The vast majority of the church fathers have not been translated into English. The vast majority of the Reformation’s writers have not been translated into English. Most of the history of the church remains a closed book to the modern world because that book is in Latin or Greek.
Few students take Latin in high school. If the Latin works of the church fathers and the Reformers were not translated in the days when Latin was widely understood among the educated classes, how will they ever be translated today?
There is a solution. The question is: Will anyone adopt the solution?
This problem is not confined to the church fathers. In 1978, I heard a lecture by David Noel Freedman, the editor of Biblical Archeology Review and general editor of the Anchor Bible series. He was discussing the Ebla tablets. He said that only 10% of the discoveries in any ancient language are ever translated. Most tablets deal with mundane matters, mainly financial: tax receipts, trade records. The translators lose interest.
If we look at the texts of the church fathers, only about 20% are translated, if that. Migne’s Patrology, Greek and Latin, is 382 volumes. The standard English translations of the church fathers — ante-Nicene, Nicene, and post-Nicene — total 38 volumes, but these are shorter than Migne’s volumes. There is another set, Fathers of the Church (Cima), that is 108 volumes.
There are 221 volumes of the Latin fathers in Migne’s 19th-century collection. These are in the public domain.
Here is the opportunity. Today, there is a revival of interest in Latin in the Christian school movement. This means that there will be a growing number of students who will possess the ability to deal with Medieval Latin. The division of labor can be employed to get the Latin fathers translated into English.
Here is how the project could work. A consortium of the publishers of Latin curriculum materials could set up a joint Website.
Stage one of the project would be to scan in Volume 1 of Migne’s Latin fathers. The consortium would buy a copy of Adobe Acrobat Pro 7. With an academic discount, this is about $150. There is a new scanner on the market, the Plustek OptiBook 3600, that allows scanning without risking the splitting of a book’s binding. It sells for under $250.
A good research library has a set of Migne. The consortium would hire a student to scan in Volume 1. Students work cheap. The student would be sent the scanner and the software. The student would mail a CD-ROM of the scanned-in text, along with the software and the scanner.
The scanned-in text would be posted on the consortium’s Website.
Next, the consortium’s academic director would create assignments. He would divide up Volume 1 of Migne into (say) 20-page sections. These would be sections from those works that have not yet been translated. He would post these assignments online.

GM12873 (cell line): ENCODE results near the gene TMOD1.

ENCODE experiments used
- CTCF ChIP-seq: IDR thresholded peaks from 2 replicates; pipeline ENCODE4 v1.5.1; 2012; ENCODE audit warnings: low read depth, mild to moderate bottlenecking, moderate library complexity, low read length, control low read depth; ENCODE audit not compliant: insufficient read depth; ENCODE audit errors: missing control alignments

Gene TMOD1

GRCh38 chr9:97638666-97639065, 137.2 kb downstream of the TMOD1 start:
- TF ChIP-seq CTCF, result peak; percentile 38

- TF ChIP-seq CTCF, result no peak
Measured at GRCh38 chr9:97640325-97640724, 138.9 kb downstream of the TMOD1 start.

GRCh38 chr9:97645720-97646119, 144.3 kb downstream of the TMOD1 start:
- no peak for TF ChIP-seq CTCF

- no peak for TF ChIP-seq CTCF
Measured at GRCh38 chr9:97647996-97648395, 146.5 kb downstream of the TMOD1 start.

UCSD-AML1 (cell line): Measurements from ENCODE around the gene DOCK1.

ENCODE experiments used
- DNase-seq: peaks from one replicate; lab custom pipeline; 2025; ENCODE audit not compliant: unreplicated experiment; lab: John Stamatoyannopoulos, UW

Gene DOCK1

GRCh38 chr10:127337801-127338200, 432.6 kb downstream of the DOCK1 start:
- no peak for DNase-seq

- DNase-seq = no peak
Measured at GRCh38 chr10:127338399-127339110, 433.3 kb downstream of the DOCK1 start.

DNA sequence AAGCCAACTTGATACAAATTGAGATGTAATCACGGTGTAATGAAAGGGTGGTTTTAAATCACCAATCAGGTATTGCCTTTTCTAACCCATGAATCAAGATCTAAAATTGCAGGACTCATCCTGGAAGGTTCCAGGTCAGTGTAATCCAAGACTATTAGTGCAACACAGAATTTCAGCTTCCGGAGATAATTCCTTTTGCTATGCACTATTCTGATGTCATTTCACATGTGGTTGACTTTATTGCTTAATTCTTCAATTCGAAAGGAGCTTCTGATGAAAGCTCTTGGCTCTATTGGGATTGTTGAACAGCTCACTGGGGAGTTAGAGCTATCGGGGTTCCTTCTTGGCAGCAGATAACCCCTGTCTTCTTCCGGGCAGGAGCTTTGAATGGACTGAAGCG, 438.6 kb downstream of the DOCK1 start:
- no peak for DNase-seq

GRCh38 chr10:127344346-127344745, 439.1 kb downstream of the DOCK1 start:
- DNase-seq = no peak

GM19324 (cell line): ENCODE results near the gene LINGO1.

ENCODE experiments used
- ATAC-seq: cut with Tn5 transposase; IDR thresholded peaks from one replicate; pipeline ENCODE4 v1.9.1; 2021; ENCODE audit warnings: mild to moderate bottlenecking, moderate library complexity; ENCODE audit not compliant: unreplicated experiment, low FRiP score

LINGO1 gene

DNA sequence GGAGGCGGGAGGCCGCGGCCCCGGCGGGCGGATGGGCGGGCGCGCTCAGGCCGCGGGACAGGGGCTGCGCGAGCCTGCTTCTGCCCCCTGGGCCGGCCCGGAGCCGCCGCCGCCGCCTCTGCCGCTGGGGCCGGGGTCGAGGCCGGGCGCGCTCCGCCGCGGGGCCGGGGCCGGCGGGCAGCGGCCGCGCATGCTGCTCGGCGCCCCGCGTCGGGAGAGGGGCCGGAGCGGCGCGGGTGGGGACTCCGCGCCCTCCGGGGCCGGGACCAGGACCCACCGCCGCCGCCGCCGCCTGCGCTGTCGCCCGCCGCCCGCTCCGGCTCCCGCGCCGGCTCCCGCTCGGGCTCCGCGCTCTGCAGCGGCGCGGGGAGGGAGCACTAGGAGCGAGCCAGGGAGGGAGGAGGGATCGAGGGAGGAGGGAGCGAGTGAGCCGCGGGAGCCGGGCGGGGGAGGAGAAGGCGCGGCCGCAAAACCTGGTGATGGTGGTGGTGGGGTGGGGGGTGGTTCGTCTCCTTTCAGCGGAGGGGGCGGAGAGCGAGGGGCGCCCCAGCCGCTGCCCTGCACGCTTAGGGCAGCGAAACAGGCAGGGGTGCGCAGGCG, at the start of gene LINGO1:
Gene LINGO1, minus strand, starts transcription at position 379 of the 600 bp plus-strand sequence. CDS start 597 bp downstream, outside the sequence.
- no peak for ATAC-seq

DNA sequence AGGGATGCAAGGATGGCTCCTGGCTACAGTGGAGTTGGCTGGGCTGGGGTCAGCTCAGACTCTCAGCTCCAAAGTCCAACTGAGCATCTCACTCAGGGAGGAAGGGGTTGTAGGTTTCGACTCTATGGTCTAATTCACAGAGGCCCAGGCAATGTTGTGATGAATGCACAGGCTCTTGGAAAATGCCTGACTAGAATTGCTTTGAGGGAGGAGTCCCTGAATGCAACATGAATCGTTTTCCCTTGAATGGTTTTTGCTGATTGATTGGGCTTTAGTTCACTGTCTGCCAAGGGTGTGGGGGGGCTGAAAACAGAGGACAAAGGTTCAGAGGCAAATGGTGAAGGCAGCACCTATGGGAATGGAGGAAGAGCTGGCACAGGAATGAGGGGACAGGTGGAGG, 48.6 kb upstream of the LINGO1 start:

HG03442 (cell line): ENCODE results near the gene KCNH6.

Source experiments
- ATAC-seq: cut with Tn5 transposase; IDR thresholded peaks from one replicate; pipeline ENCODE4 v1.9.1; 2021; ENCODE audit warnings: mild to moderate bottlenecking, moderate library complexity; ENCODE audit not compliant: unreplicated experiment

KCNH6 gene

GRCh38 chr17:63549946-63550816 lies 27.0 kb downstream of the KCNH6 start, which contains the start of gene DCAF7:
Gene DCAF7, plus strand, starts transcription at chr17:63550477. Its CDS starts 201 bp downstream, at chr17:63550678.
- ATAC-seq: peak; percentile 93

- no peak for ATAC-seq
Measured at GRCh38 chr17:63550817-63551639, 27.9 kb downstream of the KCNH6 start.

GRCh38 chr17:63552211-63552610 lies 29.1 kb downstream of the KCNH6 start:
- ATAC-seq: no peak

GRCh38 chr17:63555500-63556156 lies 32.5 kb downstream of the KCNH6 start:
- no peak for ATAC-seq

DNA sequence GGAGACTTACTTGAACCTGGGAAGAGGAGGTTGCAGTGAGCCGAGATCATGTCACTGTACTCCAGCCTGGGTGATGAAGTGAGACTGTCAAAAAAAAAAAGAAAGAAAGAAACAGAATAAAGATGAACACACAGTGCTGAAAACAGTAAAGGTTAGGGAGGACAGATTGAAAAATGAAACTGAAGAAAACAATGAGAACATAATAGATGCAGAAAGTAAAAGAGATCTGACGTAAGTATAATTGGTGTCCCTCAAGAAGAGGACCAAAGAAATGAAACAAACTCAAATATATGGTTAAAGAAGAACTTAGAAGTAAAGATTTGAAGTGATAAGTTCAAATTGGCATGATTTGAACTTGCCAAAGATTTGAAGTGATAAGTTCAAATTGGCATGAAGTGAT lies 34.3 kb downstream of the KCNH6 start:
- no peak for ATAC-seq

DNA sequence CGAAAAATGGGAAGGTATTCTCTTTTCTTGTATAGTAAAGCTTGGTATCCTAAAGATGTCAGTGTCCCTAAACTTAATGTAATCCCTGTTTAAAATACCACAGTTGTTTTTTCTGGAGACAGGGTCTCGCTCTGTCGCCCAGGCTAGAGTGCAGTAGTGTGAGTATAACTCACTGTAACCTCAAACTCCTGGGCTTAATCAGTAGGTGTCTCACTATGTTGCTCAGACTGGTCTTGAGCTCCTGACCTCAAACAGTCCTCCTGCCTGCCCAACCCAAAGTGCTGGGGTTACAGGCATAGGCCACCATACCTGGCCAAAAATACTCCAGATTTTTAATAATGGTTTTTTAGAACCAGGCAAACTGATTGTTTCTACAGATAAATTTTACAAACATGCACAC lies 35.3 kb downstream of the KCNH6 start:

The consortium’s academic director would oversee the handing out of assignments. Students who are enrolled in a higher-level Latin course would be assigned by their teacher the task of translating a section as a one-term project. They would apply to the Website’s director on a first-come, first-assigned basis. They would do this work in two-person teams. They need not be in the same school, although for grading purposes locally, this would be convenient. Home-schooled students could work jointly over the Internet.
One student would translate half the pages. The other student would edit. Then they would switch assignments. Each student would be translating for the first half of a term. Each would be editing during the second half. Together, they would agree to a final translation.
This translation would be sent to the consortium, which would publish it online. Each student would have his/her name affixed to the section. Each would receive credit for the course. Each could list this project in a college application.
At that point, the consortium will scan in Volume 2 of Migne. The scanning technology will keep getting better. One volume at a time is fast enough.
Over time, the Latin fathers would be translated into English. The consortium’s site would then be the only source of the English translations of Migne’s Latin fathers.
I think this project would take two or three decades. It might take less time if lots of students become proficient at translating.
This is not busy work. This project would make a significant contribution to historical scholarship. It would open up closed books in church history.
Once Migne is finished, the next project would be to translate any of the as-yet untranslated sections of the Corpus Reformatorum: Calvin, Melanchthon, and Zwingli. After this, the other Reformation authors could be added.
I hope that the Greek fathers could be translated with a similar procedure. The problem is, so few school programs offer ancient Greek.
This will not be done unless the project is decentralized. The revival of Latin in the Christian school movement offers the necessary division of labor.
It will take a little seed money and a lot of vision for the publishers of Latin curriculum materials jointly to break out of the box and make this opportunity available to students. It will take a person with some background in the church fathers to identify which Latin texts have not been translated. But if this is not done, then a great opportunity will slip through the Christians’ fingers.
The technology is here. The students are here. Where is the vision?
June 29, 2005